The Student Playlist

Showcasing the Best New Music, Curating the Classics

REVIEW: Mark Kozelek & Sean Yeaton – ‘Yellow Kitchen’ (Caldo Verde)

  • 6/10
    - 6/10


The prolific Mark Kozelek recruits Parquet Courts bassist Sean Yeaton for his latest collaborative project.

Now on his sixth release of the year, Ohio singer-songwriter Mark Kozelek’s latest offering Yellow Kitchen is a fairly short affair by his standards, clocking in at just over 40 minutes (dwarfed in comparison to the recent Common As Light, which reached over two hours) and featuring Sean Yeaton of Parquet Courts. This comes after several other collaborative projects that have sporadically appeared throughout Kozelek’s decade-spanning career, which has included Jimmy LaValle, Dessertshore, and most notably; Jesu.

Much like Jesu, Yeaton’s hypnotic ambient instrumentals help to navigate the mood of each song, occasionally evoking a sense of paranoia or tension, even becoming discordant at times. Atop this canvas “Dark Mark” delivers his usual spoken-word stories, thoughts and observations from both his personal life and the world surrounding him, and the darker atmosphere of the music marries with these more anxious feelings he expresses, especially so on the intense ‘Daffodils’ in which he recounts a restless night plagued by illness.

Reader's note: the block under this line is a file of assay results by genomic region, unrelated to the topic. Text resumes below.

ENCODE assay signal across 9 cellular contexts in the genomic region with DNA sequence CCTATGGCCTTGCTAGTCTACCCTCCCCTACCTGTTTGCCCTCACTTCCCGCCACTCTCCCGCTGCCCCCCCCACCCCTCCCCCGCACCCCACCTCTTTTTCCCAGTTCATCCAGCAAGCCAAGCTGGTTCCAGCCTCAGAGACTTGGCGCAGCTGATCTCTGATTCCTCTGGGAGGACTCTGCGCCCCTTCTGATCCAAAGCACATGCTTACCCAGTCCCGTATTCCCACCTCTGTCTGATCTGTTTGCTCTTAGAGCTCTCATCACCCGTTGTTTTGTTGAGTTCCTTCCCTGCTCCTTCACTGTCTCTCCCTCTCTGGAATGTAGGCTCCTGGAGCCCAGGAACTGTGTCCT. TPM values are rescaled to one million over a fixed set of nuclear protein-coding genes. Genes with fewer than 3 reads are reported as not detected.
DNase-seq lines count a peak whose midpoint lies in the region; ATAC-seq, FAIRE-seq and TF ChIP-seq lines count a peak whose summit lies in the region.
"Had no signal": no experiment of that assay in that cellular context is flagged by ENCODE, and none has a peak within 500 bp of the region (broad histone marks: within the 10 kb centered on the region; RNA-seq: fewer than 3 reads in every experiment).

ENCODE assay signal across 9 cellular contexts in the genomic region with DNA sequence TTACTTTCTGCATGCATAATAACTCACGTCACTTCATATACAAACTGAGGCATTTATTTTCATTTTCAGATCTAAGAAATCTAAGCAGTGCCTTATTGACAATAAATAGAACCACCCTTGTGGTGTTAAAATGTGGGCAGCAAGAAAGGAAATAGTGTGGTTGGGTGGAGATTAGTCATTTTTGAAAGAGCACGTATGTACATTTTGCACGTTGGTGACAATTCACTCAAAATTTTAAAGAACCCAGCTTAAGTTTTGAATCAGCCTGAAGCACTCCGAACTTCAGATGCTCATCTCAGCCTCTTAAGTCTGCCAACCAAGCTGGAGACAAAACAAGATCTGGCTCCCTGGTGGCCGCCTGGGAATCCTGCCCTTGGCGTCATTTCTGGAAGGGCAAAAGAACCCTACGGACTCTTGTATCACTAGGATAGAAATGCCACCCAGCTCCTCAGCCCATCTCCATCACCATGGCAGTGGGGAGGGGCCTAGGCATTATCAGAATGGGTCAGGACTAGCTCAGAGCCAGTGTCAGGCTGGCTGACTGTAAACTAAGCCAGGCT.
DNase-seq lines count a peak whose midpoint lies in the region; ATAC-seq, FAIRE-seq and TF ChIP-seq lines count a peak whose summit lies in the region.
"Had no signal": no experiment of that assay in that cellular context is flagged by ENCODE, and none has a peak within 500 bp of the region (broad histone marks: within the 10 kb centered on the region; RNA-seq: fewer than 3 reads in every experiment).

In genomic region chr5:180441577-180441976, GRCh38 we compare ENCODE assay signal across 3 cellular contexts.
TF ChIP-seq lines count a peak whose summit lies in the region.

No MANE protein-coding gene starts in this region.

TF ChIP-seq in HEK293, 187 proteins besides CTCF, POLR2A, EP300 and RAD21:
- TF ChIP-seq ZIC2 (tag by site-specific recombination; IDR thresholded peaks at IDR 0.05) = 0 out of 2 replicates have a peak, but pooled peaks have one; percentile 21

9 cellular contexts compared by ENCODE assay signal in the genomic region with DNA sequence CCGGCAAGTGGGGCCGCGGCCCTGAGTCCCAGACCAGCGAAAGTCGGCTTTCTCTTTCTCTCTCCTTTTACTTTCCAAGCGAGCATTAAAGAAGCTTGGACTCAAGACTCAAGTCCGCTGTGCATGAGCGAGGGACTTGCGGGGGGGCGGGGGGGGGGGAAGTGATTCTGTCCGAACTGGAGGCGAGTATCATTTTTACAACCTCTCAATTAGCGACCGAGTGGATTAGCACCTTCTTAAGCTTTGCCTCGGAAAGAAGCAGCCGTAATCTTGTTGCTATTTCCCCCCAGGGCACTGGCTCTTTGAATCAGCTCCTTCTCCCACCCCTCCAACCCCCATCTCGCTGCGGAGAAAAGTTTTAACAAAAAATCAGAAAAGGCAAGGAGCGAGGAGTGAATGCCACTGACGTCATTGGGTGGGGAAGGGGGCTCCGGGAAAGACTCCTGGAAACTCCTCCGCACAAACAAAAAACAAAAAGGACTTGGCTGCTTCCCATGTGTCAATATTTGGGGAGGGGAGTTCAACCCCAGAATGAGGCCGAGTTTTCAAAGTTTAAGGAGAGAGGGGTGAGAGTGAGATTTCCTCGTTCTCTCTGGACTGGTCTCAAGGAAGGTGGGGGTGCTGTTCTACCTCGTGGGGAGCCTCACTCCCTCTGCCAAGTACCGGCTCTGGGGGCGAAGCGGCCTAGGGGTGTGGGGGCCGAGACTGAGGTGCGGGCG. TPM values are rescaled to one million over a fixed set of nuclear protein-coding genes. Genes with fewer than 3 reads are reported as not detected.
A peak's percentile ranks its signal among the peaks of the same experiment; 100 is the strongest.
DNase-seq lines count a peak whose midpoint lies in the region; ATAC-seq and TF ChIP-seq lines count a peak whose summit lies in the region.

To some, his in-depth lyrics will come across like aimless meanderings read from his diary, but for the most part, the 50 year-old remains immersive, entertaining, witty and above all: unashamedly honest. ‘Time To Destination’ and ‘Somebody’s Favourite Song’ will probably be more appealing to long-time listeners while the acoustic ‘Reasons I Love You’ is a softer cut in tribute to his often-mentioned girlfriend Caroline, and will probably be the most accessible to those who are new to Kozelek’s music.

So while Yellow Kitchen has some strong moments, it is probably better reserved for the more dedicated of Kozelek fans, as it shows a veteran artist further defining and evolving the spoken-word style that has dominated his recent material, and is far removed from the likes of Benji. However, the main thing that the record proves is that he is a songwriter who truly walks to his own beat, and while some may consider it a weaker addition to his vast discography, it’s still a noteworthy deep-cut. (6/10) (Woody Delaney)

Listen to Yellow Kitchen here via Spotify, and tell us what you think below!

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